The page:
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TSMC to reveal plans for another US chip plant, WSJ says

Taiwan Semiconductor Manufacturing Co. aims to build another chip manufacturing plant in Arizona on top of a $12 billion complex it has already committed to.

Taiwan Semiconductor Manufacturing Co. aims to build another chip manufacturing plant in Arizona on top of a $12 billion complex it is already committed to, the Wall Street Journal reported, citing people familiar with the plans.

The world’s largest contract chipmaker will announce its intention to set up another facility north of Phoenix, adjacent to the factory under construction, the Journal reported. The new investment should be similar to the first project, he added. Company representatives did not respond to requests for comment.

The Biden administration is seeking to attract investment in US chipmaking, as part of efforts to counter China’s ambitions and secure components vital to national security. That effort accelerated after widespread shortages that began in late 2020 and 2021 showed that chips were critical to the production of everything from cars to smartphones.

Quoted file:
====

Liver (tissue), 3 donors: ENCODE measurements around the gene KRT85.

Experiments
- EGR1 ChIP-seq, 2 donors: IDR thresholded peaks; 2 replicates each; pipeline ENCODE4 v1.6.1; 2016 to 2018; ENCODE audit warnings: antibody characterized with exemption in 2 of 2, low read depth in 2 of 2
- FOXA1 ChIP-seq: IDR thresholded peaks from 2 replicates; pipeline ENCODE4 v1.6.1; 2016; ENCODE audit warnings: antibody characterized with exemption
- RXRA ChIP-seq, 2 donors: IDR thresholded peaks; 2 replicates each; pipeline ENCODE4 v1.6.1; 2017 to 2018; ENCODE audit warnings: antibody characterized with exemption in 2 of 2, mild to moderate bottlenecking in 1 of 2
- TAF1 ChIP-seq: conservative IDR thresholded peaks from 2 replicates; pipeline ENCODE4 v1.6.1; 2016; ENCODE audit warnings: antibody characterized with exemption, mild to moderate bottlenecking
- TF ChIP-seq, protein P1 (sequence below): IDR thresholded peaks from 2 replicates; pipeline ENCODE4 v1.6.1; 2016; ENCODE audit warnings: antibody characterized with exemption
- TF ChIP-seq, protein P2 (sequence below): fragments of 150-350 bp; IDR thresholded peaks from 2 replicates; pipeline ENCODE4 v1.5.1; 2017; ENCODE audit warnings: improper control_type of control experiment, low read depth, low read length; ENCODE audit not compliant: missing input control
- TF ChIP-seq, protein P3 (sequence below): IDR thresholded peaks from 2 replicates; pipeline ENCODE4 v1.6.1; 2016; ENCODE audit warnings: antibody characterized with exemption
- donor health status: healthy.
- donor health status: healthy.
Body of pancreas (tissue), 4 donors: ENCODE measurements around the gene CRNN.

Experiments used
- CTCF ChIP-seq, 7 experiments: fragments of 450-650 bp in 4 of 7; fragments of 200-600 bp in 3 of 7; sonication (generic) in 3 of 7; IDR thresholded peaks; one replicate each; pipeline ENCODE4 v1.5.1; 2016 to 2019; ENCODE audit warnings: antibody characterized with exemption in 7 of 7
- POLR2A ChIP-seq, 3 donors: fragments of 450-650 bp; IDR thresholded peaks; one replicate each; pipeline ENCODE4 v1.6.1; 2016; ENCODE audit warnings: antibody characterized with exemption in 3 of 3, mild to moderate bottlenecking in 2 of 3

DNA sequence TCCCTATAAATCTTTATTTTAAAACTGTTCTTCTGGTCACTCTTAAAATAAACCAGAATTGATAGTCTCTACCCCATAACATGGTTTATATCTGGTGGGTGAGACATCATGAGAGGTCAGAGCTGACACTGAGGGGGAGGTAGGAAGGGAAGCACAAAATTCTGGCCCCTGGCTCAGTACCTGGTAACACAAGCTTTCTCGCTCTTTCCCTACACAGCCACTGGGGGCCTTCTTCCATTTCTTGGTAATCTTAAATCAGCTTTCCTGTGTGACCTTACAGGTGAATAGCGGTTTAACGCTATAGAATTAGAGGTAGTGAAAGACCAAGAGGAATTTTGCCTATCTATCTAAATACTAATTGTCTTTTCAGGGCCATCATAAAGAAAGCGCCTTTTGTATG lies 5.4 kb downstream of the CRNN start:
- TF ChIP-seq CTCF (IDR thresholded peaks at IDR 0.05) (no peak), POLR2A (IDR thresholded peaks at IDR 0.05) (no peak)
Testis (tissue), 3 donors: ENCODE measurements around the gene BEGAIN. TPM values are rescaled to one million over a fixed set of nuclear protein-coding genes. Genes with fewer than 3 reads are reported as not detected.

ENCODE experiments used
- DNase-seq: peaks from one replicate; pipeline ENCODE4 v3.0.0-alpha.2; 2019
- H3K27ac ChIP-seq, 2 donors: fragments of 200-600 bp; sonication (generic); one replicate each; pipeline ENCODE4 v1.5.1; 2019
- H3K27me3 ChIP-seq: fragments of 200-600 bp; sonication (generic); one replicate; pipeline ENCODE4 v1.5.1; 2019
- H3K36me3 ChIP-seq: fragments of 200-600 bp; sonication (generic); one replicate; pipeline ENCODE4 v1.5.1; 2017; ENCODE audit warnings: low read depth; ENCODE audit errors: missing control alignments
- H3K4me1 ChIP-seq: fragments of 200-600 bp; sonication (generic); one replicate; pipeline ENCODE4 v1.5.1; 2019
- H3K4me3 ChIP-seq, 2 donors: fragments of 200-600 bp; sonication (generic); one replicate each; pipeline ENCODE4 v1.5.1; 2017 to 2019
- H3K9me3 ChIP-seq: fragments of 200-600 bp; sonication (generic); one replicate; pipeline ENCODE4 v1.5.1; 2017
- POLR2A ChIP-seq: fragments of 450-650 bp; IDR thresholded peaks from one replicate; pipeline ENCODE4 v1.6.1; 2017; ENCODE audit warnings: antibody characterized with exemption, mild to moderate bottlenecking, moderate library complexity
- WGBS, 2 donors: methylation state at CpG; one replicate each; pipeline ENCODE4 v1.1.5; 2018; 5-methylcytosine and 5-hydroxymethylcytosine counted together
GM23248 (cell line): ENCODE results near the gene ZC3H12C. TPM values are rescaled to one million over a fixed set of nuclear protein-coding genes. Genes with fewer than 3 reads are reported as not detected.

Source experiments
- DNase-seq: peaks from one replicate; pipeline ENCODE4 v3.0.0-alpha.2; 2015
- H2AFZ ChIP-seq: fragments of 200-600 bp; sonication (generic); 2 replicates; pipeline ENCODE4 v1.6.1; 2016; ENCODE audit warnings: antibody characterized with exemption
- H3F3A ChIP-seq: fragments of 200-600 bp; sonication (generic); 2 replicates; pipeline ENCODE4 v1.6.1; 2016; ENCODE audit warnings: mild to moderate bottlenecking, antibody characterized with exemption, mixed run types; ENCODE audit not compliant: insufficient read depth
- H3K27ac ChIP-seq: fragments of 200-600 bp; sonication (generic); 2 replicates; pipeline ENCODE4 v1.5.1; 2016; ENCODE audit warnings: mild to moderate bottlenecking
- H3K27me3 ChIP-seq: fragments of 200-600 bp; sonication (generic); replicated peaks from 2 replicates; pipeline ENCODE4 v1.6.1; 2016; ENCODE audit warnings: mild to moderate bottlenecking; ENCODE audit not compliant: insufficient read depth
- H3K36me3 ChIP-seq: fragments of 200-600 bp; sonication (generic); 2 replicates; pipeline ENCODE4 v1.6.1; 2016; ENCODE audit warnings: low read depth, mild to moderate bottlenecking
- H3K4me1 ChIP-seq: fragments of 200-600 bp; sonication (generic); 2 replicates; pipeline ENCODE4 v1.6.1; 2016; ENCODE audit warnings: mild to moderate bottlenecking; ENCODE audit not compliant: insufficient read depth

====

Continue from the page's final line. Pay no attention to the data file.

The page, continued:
Washington, which offers incentives of some $50 billion for local projects, has hailed TSMC’s expansion in Arizona as a triumph in efforts to bring advanced chip manufacturing back to the United States. But the Taiwanese company has said it costs much more to make semiconductors in the US, though that higher cost can be managed with state support.

TSMC, whose production sites are primarily in Taiwan, has begun to diversify over the past year to help meet demand in major countries seeking to boost domestic semiconductor production. It joins rivals like Samsung Electronics Co., which is also setting up a $17 billion factory in Texas.

The company is building a $7 billion facility in Japan, and is also in early talks with the German government about possibly establishing a plant in the European country, Bloomberg News reported.

A major expansion of TSMC’s US plans would boost the Biden administration’s overall efforts to ensure the country stays ahead of China in the semiconductor race.

In addition to boosting incentives for local chip manufacturing, the US has imposed a host of restrictions on shipping advanced technology to China, with the aim of strangling the flow of chips that help Beijing’s military and tech sector.

Xi Jinping, in a landmark speech last month, promised technological self-sufficiency to prevail in a battle with the US for technological supremacy, which many took as a sign that Beijing will double down on policy and financial support for sectors like AI and chips.

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